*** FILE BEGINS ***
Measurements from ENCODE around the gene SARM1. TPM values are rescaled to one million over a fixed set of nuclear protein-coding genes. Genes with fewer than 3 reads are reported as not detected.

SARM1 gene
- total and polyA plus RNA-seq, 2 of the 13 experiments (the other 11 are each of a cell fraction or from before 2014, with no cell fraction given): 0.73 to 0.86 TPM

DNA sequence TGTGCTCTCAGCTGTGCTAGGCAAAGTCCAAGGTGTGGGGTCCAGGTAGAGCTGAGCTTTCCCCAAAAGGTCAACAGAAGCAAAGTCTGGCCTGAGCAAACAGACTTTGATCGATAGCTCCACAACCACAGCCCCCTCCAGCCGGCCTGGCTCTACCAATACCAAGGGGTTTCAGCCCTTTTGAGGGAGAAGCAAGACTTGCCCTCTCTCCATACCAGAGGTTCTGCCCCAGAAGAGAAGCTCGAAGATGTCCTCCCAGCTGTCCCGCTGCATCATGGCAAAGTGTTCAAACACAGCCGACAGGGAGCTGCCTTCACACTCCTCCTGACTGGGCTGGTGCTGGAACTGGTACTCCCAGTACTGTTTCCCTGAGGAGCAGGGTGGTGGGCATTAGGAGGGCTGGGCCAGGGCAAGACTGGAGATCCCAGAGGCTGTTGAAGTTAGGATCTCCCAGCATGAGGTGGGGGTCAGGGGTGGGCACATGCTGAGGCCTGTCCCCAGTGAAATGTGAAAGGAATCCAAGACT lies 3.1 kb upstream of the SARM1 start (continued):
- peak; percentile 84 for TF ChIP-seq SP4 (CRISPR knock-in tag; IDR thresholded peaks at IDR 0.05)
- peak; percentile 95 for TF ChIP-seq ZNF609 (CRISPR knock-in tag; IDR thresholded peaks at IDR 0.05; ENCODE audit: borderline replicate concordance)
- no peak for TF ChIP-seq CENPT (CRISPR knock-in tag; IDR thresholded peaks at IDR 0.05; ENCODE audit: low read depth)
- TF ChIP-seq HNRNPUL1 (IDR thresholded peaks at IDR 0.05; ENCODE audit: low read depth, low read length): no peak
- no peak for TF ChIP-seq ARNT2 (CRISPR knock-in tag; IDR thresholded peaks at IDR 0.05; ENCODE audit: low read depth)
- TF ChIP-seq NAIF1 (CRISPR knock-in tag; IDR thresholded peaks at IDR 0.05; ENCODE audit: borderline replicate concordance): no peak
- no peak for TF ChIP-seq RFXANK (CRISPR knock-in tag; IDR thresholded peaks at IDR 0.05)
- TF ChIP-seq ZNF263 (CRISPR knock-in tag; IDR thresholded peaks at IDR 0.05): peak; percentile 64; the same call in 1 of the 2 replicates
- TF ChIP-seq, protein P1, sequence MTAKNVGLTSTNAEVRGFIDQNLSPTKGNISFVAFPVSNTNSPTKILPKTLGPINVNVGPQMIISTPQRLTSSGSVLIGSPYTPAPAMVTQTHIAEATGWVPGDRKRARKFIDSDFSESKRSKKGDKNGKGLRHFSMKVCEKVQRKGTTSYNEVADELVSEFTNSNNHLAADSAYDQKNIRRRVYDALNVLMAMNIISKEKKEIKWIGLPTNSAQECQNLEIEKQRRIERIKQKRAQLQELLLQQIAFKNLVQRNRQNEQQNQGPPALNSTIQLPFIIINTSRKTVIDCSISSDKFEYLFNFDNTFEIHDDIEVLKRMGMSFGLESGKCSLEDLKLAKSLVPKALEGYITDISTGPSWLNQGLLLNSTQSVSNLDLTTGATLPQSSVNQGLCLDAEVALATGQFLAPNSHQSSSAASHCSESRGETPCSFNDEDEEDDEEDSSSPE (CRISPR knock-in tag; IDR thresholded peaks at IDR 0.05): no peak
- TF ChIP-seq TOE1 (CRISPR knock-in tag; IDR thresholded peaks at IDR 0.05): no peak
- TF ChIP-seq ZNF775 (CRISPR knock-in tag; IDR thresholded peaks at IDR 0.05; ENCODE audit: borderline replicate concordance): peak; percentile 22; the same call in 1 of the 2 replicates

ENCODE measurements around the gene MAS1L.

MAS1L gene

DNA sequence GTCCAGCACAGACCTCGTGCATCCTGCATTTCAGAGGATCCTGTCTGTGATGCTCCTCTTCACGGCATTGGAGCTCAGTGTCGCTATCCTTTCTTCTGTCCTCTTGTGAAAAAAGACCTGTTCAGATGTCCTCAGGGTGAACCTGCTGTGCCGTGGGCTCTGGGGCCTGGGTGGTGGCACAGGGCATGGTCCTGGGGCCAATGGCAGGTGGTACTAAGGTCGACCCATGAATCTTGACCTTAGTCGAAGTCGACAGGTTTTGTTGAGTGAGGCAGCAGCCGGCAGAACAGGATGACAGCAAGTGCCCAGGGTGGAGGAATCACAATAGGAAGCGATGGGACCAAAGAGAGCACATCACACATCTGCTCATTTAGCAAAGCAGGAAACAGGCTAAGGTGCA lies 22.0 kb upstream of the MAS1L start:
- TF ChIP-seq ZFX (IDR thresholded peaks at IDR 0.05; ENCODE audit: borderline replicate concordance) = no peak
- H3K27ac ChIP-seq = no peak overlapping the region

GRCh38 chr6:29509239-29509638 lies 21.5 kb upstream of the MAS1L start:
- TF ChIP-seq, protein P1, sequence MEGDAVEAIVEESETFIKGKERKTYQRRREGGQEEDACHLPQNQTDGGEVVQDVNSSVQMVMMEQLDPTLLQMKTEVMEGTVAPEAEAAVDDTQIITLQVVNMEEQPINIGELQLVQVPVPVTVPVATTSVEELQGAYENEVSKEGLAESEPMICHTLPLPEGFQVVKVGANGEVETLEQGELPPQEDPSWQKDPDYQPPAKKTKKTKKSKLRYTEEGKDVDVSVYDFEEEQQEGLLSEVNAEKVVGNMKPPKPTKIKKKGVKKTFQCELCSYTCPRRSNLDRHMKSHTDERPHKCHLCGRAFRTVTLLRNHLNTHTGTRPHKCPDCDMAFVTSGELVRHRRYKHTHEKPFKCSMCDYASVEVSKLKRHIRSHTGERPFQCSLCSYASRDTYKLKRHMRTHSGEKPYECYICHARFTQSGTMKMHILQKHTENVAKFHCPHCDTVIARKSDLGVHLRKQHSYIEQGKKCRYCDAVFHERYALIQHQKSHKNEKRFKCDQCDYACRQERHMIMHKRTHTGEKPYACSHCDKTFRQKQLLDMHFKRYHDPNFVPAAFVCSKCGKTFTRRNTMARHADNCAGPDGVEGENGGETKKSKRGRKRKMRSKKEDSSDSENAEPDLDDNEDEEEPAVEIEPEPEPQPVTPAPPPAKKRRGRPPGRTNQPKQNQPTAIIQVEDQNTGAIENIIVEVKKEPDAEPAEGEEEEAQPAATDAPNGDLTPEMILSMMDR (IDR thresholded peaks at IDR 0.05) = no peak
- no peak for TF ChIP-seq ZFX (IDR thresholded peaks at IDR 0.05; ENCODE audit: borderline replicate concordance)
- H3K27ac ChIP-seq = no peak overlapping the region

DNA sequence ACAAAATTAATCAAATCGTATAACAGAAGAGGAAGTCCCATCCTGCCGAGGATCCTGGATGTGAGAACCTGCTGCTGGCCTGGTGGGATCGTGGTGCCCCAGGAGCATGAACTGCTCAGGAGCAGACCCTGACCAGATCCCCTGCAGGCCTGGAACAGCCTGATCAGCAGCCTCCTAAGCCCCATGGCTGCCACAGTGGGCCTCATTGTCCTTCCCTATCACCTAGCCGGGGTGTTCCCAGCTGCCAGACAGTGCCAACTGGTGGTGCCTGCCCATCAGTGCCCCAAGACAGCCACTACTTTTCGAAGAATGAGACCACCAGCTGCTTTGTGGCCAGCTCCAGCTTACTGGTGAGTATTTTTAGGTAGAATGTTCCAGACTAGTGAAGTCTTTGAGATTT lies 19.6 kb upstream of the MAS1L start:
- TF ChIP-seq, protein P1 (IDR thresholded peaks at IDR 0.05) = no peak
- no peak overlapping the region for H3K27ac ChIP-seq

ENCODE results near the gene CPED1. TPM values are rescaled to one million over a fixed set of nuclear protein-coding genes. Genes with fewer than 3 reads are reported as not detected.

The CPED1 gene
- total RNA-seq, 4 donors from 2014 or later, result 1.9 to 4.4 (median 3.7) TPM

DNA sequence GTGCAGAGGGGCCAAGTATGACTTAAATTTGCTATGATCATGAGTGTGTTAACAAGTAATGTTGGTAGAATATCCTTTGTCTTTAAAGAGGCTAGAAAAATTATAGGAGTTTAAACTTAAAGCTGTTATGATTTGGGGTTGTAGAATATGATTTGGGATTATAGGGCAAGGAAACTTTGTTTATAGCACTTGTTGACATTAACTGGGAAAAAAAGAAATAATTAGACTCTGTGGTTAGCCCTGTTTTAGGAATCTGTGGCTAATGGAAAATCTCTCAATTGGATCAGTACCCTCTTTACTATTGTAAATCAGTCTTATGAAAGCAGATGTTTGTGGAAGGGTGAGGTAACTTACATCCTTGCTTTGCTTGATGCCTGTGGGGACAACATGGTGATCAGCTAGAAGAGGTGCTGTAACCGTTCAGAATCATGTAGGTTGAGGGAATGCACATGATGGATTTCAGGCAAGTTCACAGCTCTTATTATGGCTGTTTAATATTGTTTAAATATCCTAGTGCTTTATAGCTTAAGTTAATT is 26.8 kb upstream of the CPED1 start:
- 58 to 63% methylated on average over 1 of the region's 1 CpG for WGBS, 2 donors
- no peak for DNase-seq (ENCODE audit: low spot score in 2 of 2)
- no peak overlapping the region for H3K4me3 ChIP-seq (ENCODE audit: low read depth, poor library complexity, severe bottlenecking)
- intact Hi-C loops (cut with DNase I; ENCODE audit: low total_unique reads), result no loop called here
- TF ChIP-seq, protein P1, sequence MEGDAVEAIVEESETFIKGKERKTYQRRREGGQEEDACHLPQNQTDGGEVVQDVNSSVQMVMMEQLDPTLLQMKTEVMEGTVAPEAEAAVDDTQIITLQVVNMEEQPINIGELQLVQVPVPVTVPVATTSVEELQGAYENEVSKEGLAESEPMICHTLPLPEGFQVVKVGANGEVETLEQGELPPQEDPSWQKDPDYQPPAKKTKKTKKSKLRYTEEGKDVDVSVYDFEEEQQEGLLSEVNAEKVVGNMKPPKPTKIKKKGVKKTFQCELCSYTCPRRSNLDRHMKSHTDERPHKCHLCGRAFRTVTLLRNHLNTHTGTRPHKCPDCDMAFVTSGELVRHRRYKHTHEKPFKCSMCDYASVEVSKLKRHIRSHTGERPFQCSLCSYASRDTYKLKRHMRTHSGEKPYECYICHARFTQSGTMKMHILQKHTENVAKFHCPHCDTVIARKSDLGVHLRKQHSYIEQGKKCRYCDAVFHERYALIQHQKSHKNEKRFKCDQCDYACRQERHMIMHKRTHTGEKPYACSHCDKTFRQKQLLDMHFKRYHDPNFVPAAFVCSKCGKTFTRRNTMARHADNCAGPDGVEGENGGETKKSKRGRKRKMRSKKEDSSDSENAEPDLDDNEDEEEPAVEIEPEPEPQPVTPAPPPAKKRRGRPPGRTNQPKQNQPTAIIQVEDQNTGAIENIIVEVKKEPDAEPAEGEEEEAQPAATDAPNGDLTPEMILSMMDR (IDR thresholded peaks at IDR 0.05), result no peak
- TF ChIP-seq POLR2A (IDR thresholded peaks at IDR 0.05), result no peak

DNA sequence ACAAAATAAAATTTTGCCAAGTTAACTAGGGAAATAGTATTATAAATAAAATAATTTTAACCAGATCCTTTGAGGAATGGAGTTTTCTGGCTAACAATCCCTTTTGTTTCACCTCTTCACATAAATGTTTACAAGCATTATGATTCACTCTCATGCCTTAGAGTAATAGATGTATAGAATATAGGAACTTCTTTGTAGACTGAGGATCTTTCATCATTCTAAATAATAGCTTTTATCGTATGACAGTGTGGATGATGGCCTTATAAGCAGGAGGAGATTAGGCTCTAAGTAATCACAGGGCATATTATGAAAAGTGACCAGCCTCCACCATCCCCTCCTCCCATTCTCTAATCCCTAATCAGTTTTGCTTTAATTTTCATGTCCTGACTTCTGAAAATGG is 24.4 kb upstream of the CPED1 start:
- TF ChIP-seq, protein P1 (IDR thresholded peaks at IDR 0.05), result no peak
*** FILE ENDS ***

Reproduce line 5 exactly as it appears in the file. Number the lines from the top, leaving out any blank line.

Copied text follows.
- peak; percentile 84 for TF ChIP-seq SP4 (CRISPR knock-in tag; IDR thresholded peaks at IDR 0.05)